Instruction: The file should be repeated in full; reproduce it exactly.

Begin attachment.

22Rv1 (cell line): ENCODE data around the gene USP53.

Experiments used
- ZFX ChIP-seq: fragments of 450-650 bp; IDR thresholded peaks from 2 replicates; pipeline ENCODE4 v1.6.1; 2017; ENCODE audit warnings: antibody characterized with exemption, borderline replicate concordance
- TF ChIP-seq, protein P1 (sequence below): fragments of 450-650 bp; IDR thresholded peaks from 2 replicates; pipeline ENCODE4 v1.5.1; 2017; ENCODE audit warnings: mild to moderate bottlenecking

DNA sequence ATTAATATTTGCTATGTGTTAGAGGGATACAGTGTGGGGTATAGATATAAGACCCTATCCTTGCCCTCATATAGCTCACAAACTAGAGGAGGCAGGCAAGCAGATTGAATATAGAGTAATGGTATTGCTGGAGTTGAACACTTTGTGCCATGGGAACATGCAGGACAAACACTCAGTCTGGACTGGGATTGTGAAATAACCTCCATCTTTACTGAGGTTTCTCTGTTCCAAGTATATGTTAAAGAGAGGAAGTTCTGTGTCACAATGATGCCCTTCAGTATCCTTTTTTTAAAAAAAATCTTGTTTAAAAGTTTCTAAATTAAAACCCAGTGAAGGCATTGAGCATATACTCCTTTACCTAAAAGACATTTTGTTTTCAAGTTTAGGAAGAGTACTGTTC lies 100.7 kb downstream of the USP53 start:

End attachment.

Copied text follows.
22Rv1 (cell line): ENCODE data around the gene USP53.

Experiments used
- ZFX ChIP-seq: fragments of 450-650 bp; IDR thresholded peaks from 2 replicates; pipeline ENCODE4 v1.6.1; 2017; ENCODE audit warnings: antibody characterized with exemption, borderline replicate concordance
- TF ChIP-seq, protein P1 (sequence below): fragments of 450-650 bp; IDR thresholded peaks from 2 replicates; pipeline ENCODE4 v1.5.1; 2017; ENCODE audit warnings: mild to moderate bottlenecking

DNA sequence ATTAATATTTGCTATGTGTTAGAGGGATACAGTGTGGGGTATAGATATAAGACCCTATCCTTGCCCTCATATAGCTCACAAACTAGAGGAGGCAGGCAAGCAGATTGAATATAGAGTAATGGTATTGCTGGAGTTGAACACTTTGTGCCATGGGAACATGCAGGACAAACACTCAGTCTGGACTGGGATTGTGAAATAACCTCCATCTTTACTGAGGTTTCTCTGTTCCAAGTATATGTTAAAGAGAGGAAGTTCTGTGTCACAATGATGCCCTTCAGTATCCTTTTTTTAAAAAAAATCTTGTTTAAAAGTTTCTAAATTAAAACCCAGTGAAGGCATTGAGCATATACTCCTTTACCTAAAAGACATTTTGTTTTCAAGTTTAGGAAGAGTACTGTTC lies 100.7 kb downstream of the USP53 start: